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On Press Call Experts and DACA Recipients Discuss the Immigrants Protecting America Amid Xenophobic Attacks

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A recording of the call is available here

Earlier today on a press call, a panel of experts were joined by DACA recipients to talk about the integral role that immigrants and their families are playing to safeguard America’s health and combat the COVID-19 pandemic at hand. As the Trump administration continues to rely on nativism and scapegoating and plaster xenophobic targets on their back, immigrant communities are doing what they do best — stepping up to serve the United States specifically, on the frontline of the COVID-19 pandemic. 

Teresa Romero, President of United Farm Workers of America (UFW), said,

Farm workers are uniquely vulnerable in the pandemic because of the cramped, substandard and unsanitary conditions in which most must live, commute and work. We all must do more during this crisis to protect their health and safety. That is why we are calling on agricultural employers to take meaningful and concrete steps, from extended sick leave and mandatory workplace safety plans to easy access to health services and covering farm workers under state and federal benefits since at least half are undocumented. Unlike farm workers, other employees listed as essential—such as health professionals and grocery store workers—are covered under America’s labor and social protective laws such as minimum wages, overtime pay and the right to organize.

Marita Etcubañez, Director of Strategic Initiatives, Asian Americans Advancing Justice – AAJC, said,

Words matter in this environment. We will continue to say to our elected officials that they must stop using terms like ‘Chinese Virus’ because such language incites verbal abuse and physical violence. To our community we say, we are with you. We encourage you to report racist attacks to StandAgainstHatred.org and we have COVID-19 resources on our website to help you through this disturbing time. Since the outbreak of COVID-19, Advancing Justice | AAJC has led the way in showing how deliberate, wrongful wording has fueled racists attacks on our community. We won’t stop until the attacks stop.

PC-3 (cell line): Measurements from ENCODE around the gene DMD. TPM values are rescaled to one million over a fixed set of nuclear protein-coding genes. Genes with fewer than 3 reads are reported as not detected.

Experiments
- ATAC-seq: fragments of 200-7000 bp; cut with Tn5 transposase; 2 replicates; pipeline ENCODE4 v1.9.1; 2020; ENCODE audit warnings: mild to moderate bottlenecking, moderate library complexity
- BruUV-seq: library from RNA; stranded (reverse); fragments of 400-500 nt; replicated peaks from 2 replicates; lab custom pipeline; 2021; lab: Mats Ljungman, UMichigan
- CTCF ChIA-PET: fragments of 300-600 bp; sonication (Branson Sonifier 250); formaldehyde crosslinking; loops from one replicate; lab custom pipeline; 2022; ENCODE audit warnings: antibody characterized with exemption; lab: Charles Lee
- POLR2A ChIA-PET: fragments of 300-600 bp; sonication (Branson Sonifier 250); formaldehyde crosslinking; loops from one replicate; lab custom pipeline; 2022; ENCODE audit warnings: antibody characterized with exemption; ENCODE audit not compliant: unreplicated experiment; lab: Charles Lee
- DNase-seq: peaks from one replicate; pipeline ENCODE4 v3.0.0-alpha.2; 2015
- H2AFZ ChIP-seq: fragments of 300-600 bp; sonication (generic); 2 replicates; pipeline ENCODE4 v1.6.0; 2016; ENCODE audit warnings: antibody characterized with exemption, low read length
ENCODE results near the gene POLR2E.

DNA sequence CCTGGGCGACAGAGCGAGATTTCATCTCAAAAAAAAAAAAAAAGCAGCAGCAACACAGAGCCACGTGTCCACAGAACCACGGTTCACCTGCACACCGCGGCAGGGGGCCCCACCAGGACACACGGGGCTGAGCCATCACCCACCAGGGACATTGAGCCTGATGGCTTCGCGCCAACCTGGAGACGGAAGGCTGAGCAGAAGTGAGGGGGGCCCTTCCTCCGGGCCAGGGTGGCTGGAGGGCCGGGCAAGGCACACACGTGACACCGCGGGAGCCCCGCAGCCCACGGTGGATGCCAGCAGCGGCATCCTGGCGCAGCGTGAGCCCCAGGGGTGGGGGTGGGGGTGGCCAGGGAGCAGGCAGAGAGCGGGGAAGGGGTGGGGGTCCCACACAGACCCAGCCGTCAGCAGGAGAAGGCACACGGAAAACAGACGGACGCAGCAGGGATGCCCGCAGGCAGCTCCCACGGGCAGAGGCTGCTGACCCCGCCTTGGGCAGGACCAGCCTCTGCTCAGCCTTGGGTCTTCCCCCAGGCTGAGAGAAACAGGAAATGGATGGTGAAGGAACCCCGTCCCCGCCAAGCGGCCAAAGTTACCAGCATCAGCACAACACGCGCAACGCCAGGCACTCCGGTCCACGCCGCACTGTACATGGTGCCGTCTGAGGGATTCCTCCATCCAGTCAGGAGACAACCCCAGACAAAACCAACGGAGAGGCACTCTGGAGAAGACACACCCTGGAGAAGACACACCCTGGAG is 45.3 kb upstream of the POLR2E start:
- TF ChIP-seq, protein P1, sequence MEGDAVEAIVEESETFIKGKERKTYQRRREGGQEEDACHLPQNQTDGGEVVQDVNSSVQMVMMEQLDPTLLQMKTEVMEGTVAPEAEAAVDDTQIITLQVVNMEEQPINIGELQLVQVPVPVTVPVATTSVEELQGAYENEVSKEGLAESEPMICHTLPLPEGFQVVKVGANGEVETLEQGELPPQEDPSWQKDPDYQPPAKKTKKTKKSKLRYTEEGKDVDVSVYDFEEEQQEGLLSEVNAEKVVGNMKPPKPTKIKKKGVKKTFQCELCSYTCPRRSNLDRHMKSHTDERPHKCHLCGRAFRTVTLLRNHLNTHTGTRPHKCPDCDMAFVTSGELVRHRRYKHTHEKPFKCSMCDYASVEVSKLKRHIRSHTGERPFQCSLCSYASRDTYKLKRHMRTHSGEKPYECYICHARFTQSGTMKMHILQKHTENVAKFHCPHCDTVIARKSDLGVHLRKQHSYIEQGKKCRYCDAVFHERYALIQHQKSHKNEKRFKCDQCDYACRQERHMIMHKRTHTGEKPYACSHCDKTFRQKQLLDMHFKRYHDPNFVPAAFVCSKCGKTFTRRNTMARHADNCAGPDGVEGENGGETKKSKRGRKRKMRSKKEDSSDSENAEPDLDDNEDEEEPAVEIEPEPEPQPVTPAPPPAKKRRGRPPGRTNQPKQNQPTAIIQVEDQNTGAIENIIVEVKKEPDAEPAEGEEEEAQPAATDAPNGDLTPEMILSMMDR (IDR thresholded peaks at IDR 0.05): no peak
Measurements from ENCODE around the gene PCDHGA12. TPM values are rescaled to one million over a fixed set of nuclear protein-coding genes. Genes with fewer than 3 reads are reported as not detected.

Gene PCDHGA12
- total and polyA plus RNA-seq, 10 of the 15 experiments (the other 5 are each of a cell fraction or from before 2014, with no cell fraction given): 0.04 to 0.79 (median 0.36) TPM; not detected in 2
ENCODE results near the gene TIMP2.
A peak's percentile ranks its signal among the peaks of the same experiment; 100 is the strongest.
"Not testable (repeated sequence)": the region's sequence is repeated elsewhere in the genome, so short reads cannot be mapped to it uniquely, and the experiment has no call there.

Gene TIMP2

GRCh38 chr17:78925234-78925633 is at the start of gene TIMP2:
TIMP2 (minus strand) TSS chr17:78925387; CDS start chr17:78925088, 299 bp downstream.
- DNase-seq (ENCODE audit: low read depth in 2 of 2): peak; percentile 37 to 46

Denisse Rojas, Co-founder of Pre-health Dreamers and DACA recipient, said,

DACA recipients across the nation are on the front-lines of aiding those with COVID-19. At Pre-Health Dreamers, over 250 members are currently practicing as doctors, nurses, medical assistants and researchers providing care to those in need. These same community members are at risk of losing their ability to practice if the Supreme Court does away with DACA. We urge Congress to act on permanent legislation for our community immediately.

Ciriac Isbeth Alvarez Valle, Policy Analyst for Voices for Utah Children and DACA recipient, said,

DACA recipients and immigrant families are being heavily impacted by this crisis  as they are also losing their jobs and income and facing uncertainty without having support they need to counter their losses. We need policies from national, state, and local levels that address these issues and the lack of support for health services for immigrants to ensure that everyone in our communities can move forward from this crisis.

Guerline Jozef, Founder and Executive Director of Haitian Bridge Alliance, said,

We have spoken with healthcare professionals across the country, many of whom are DACA recipients and TPS holders who work as home health aides and certified nurse aides. Many of these brave men and women are first responders on the forefront of the COVID-19 crisis, but do not have health insurance themselves. Haitian Bridge Alliance urges state and federal legislators to equally protect all workers who are risking their lives to care for us, citizens and non-citizens alike.

Ur Jaddou, Director of DHS Watch and former general counsel of USCIS, said,

The public health crisis created by COVID-19 has exposed the critical nature of workers in certain industries that are on the front lines protecting all of us, from doctors, nurses and all of their support staff in the healthcare industry to workers in our food industry, including in grocery stores, agricultural fields, meat processing, trucking, restaurants and elsewhere. It also includes technology workers such as those ensuring access to video- and tele-conferencing for tele-health services, teleworking, and for millions of students connecting with teachers from home. There are construction workers needed to build more space to meet fast-growing health care needs and so many others in industries that have suddenly become critical to protecting us in this pandemic.  They all need appropriate gear to protect themselves, free testing, and access to affordable health care if they get sick. And for the thousands of immigrants who are in these jobs, they need immigration protection so they can go on working for all of us without fear of falling out of status, threat of deportation, or financial ruin due to health care costs associated with a COVID-19 infection from being on the front lines of this pandemic.